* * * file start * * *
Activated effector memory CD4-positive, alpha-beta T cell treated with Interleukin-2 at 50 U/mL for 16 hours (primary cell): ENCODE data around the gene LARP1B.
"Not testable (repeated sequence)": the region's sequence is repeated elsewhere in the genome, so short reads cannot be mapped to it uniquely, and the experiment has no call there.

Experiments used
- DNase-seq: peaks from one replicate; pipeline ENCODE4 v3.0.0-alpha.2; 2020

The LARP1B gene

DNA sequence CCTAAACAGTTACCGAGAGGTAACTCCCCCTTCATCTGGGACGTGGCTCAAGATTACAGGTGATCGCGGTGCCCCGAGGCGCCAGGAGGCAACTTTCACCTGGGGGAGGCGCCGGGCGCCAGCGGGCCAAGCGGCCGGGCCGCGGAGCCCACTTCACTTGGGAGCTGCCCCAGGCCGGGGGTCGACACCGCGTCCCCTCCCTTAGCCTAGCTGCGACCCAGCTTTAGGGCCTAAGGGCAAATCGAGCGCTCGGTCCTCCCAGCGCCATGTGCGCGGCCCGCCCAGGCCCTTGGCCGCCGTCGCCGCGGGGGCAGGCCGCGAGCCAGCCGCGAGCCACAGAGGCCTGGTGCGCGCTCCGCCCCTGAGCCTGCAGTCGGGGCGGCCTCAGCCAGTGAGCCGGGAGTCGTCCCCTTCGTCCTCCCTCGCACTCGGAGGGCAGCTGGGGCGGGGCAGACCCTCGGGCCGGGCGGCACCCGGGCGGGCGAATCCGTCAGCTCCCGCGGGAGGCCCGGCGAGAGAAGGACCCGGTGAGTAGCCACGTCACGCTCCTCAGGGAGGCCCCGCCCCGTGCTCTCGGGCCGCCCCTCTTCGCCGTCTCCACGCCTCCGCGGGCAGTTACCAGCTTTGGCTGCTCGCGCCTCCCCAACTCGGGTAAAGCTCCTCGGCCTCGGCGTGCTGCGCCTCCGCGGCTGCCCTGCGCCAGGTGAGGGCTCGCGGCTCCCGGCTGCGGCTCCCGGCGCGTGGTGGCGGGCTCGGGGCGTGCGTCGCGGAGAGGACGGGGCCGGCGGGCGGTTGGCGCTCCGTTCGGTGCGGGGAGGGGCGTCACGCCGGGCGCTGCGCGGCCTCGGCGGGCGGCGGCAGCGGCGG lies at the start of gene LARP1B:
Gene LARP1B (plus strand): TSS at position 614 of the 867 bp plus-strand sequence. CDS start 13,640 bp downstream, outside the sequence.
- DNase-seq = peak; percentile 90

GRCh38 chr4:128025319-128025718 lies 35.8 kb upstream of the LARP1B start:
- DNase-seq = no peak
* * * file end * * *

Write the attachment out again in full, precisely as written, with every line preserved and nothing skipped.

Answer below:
Activated effector memory CD4-positive, alpha-beta T cell treated with Interleukin-2 at 50 U/mL for 16 hours (primary cell): ENCODE data around the gene LARP1B.
"Not testable (repeated sequence)": the region's sequence is repeated elsewhere in the genome, so short reads cannot be mapped to it uniquely, and the experiment has no call there.

Experiments used
- DNase-seq: peaks from one replicate; pipeline ENCODE4 v3.0.0-alpha.2; 2020

The LARP1B gene

DNA sequence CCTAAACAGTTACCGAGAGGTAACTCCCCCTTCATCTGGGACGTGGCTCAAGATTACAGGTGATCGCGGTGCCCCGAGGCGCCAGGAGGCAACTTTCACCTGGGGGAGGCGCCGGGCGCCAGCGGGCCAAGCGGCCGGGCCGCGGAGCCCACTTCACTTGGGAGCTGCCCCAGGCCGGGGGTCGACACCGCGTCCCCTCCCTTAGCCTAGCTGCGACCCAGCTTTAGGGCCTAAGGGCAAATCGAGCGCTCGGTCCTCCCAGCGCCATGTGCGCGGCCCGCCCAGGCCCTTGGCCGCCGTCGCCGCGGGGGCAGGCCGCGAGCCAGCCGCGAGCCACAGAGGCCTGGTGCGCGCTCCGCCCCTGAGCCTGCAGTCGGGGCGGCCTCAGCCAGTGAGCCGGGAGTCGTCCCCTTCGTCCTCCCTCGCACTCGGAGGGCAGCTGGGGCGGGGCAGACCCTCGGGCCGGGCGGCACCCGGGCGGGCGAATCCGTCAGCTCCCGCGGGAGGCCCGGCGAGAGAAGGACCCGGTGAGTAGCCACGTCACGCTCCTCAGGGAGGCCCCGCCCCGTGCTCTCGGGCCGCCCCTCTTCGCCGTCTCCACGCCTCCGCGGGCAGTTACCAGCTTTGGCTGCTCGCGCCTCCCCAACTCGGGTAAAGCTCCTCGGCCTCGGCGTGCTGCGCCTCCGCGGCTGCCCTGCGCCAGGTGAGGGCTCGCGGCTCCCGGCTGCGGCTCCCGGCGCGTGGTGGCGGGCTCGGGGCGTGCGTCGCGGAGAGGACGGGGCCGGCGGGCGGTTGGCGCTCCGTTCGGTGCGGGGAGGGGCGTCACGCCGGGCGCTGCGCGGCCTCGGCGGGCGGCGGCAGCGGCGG lies at the start of gene LARP1B:
Gene LARP1B (plus strand): TSS at position 614 of the 867 bp plus-strand sequence. CDS start 13,640 bp downstream, outside the sequence.
- DNase-seq = peak; percentile 90

GRCh38 chr4:128025319-128025718 lies 35.8 kb upstream of the LARP1B start:
- DNase-seq = no peak